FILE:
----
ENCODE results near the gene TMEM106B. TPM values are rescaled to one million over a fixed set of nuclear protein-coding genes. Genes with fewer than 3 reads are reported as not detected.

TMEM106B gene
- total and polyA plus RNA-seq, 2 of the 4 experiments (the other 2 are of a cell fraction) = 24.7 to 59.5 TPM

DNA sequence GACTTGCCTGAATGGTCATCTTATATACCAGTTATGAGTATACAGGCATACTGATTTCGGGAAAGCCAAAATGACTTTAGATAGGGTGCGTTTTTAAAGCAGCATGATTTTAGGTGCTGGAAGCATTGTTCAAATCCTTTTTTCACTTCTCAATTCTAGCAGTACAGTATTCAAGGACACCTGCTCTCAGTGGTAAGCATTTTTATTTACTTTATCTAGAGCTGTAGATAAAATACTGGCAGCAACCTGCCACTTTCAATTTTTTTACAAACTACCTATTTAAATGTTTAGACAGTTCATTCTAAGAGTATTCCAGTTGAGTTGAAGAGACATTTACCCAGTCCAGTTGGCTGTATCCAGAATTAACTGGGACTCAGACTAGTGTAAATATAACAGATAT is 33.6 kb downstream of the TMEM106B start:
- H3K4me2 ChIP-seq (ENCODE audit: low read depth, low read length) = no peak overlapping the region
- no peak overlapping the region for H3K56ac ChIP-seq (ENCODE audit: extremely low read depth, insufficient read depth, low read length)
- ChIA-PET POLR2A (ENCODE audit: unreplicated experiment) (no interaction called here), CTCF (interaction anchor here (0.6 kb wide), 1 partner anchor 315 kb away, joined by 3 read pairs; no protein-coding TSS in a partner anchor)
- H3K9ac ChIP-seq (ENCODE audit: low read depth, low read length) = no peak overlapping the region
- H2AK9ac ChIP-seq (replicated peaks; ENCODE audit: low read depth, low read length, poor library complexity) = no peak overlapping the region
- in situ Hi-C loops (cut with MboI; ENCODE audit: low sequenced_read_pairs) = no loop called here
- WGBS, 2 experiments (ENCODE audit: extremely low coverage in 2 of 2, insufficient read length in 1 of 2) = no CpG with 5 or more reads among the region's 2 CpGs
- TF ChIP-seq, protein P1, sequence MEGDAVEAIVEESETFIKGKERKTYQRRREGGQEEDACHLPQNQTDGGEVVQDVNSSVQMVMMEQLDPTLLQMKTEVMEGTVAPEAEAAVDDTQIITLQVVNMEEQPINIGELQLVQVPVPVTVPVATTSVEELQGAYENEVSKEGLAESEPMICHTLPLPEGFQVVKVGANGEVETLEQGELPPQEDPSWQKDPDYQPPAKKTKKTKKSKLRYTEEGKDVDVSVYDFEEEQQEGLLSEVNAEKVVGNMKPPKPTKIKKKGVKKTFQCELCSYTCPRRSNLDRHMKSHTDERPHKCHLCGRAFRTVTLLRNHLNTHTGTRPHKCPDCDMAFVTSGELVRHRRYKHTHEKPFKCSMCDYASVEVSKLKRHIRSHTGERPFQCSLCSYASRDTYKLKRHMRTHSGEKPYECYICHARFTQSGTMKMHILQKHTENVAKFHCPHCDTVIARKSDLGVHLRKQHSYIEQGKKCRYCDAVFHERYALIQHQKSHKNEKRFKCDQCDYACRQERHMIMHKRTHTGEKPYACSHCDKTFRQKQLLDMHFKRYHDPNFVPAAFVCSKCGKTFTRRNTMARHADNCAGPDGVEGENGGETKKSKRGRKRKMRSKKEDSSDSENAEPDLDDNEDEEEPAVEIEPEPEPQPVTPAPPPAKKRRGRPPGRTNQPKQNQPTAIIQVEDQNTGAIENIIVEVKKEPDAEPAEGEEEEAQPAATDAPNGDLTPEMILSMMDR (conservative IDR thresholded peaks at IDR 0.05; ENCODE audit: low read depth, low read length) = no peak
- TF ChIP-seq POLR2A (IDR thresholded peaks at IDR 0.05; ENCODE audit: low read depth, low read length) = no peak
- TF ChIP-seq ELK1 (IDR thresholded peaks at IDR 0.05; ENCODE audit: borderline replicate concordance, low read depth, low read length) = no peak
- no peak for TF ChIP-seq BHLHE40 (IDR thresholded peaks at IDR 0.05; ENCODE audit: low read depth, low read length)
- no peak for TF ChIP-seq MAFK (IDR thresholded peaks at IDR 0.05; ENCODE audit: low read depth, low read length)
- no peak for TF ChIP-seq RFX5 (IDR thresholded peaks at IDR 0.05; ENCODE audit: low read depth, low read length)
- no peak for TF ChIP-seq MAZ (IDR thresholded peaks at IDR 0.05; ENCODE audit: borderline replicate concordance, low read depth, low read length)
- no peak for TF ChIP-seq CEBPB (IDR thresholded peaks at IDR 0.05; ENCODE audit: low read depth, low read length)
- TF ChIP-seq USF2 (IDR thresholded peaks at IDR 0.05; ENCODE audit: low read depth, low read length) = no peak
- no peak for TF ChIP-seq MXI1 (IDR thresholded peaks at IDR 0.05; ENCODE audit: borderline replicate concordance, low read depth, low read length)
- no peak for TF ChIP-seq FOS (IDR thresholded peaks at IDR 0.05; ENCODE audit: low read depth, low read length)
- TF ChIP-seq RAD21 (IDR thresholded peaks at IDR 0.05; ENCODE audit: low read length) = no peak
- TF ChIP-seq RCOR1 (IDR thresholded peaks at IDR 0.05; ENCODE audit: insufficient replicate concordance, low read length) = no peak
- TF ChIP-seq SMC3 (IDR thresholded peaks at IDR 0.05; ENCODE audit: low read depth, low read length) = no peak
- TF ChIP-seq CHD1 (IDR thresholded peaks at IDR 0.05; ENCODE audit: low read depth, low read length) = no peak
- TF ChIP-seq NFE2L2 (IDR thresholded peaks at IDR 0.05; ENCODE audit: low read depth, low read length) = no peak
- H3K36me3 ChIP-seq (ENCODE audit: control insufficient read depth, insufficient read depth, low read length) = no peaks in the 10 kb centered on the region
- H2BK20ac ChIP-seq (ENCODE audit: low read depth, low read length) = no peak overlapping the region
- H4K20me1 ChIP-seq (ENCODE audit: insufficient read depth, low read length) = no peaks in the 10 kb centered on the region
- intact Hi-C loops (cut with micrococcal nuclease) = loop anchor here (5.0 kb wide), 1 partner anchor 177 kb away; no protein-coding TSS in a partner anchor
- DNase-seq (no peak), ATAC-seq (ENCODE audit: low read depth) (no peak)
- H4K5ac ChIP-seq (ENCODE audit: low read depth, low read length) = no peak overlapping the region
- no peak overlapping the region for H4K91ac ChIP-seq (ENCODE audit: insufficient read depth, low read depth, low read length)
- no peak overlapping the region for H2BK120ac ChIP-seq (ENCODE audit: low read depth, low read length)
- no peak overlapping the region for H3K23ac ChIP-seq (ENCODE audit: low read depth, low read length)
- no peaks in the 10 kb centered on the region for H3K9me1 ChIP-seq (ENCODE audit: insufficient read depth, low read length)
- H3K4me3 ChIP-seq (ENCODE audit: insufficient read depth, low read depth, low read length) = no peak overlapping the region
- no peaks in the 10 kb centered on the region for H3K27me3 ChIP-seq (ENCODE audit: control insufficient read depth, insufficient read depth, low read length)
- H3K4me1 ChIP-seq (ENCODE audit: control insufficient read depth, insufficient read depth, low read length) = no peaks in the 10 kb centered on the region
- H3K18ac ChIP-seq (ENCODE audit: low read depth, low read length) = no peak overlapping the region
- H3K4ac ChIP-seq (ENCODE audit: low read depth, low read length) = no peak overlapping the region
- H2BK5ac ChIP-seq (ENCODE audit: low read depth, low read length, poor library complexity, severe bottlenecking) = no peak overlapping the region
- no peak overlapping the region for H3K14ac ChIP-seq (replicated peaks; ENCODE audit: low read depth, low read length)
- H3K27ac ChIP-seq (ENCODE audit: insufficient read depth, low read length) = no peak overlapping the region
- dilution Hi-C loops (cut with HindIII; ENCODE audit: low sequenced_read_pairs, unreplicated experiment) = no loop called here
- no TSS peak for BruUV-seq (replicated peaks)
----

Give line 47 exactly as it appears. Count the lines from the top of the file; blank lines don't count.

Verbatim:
- no TSS peak for BruUV-seq (replicated peaks)